Iran has stepped back from a threat to close the Strait of Hormuz, but while its softened rhetoric appears to be aimed at de-escalating military tensions, it does not indicate any change of stance on its nuclear programme.
“Iran’s leadership has a strong sense of self-preservation,” said Robert Smith, a consultant at Facts Global Energy. “The comments can likely be interpreted as a sign of cooler heads prevailing.”
That was a significant shift from earlier this month when Tehran said the USS John C Stennis aircraft carrier, which left at the end of December during Iranian naval manoeuvres, should not return — an order interpreted by some observers in Iran and Washington as a blanket threat to any US carriers.
Only a few weeks ago Tehran was threatening to close the Strait of Hormuz, used by a third of the world’s seaborne oil trade, if new sanctions cripple its oil exports — exactly the effect Washington and Europe are aiming for.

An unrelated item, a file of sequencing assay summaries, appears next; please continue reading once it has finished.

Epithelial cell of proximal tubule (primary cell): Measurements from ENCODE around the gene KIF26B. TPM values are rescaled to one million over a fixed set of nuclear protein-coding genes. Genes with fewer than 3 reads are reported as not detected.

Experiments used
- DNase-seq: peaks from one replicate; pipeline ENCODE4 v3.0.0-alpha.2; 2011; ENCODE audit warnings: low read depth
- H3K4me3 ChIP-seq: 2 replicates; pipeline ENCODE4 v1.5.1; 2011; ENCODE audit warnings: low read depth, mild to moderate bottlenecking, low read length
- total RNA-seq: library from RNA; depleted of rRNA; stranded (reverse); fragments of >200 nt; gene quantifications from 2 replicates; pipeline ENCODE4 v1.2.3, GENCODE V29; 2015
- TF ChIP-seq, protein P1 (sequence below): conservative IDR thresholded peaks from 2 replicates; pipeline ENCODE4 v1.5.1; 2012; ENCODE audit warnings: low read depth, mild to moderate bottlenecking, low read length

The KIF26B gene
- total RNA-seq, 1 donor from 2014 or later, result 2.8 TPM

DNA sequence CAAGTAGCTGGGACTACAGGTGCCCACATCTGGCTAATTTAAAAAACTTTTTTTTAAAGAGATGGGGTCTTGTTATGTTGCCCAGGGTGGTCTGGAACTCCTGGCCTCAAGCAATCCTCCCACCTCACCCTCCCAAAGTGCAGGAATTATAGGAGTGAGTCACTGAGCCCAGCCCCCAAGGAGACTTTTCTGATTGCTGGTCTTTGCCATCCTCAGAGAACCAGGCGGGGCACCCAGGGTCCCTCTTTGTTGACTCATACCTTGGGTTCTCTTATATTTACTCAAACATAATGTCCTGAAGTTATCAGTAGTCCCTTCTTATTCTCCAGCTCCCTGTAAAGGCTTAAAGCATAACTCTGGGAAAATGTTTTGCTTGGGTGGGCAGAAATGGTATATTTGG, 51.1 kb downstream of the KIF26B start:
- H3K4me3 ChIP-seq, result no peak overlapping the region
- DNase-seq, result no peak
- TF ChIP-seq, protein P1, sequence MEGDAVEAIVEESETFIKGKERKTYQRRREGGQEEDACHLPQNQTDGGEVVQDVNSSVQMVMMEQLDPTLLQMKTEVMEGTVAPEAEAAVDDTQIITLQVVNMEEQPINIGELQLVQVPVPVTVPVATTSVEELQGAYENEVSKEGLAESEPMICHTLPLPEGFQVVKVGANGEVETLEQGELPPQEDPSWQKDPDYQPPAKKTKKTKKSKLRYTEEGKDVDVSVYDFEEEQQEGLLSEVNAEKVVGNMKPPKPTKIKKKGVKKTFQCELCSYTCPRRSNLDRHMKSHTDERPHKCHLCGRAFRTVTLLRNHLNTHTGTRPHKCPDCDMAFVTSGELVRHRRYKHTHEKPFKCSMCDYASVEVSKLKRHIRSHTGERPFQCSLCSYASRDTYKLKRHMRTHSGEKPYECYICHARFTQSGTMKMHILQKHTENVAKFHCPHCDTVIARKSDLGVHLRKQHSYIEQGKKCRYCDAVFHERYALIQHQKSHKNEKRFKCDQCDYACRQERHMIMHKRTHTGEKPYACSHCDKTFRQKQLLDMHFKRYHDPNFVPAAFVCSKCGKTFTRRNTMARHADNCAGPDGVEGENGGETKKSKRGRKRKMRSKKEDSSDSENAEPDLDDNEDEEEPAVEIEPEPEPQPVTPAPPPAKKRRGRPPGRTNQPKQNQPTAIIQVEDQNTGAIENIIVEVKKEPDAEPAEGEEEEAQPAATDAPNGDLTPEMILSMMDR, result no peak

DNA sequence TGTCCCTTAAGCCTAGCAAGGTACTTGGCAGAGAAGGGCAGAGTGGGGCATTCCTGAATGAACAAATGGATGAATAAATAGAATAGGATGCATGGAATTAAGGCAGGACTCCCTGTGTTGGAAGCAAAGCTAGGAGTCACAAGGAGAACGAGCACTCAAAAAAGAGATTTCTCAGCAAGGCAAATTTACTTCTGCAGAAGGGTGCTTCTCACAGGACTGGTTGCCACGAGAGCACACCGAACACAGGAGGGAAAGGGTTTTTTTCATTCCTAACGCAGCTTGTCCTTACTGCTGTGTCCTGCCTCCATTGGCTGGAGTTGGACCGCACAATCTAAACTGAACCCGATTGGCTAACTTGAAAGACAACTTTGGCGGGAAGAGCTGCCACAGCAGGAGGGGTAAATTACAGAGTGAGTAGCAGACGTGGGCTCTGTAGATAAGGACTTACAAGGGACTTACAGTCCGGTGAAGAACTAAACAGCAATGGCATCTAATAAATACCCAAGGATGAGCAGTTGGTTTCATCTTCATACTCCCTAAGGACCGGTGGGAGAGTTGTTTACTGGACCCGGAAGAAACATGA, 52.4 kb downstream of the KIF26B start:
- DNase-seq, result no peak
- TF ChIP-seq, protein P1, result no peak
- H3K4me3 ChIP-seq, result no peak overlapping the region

European Union foreign ministers on Monday agreed for a ban on importing oil from Iran and sanctions signed by US President Barack Obama on New Year's Eve to make it impossible for countries around the world to buy Iranian crude.
Iran's first vice-president Mohammad Reza Rahimi, who had said Iran would not allow “even one drop of oil” through the strait if oil sanctions are imposed, was less fiery in remarks reported on Sunday.
“Today they (the West) have launched a new game against Iran but it is clear that we will resist against their excessive demands,” the official IRNA news agency quoted him as saying.
But while Iran may be reining in its most hawkish rhetoric, and calling for a resumption of talks with world powers that stalled a year ago, it is no closer to offering concessions on the nuclear issue that could lead to an easing of sanctions.